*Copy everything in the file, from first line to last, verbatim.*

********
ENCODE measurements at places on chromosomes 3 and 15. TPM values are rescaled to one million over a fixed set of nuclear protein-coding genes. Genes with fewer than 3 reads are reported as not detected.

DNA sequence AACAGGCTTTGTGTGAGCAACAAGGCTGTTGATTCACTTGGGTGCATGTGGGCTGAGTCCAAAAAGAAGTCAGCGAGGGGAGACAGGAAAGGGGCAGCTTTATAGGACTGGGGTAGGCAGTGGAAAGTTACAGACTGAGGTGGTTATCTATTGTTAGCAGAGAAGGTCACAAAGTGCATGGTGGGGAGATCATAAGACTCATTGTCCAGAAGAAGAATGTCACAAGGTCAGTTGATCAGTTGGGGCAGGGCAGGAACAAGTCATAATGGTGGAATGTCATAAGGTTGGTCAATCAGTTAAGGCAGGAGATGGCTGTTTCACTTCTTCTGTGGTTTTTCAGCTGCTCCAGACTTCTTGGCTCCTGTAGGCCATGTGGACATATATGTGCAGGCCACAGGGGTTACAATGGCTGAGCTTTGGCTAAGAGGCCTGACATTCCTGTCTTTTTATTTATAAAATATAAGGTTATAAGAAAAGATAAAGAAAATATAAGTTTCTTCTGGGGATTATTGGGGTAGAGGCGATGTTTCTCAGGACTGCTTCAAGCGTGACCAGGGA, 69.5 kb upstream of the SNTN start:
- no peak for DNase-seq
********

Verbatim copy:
ENCODE measurements at places on chromosomes 3 and 15. TPM values are rescaled to one million over a fixed set of nuclear protein-coding genes. Genes with fewer than 3 reads are reported as not detected.

DNA sequence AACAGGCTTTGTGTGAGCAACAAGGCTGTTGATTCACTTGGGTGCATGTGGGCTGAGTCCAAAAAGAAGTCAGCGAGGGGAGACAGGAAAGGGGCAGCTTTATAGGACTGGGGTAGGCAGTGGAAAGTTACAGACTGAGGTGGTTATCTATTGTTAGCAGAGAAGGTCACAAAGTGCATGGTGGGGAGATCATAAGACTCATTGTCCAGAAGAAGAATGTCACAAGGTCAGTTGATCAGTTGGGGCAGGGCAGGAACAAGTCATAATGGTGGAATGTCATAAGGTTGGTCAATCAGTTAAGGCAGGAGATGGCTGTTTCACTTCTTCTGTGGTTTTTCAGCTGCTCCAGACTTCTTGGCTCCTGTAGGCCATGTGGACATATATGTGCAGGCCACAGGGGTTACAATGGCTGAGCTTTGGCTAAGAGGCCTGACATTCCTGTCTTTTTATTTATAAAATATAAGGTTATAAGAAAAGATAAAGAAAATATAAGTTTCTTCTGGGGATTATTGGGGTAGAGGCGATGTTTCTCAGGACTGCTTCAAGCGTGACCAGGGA, 69.5 kb upstream of the SNTN start:
- no peak for DNase-seq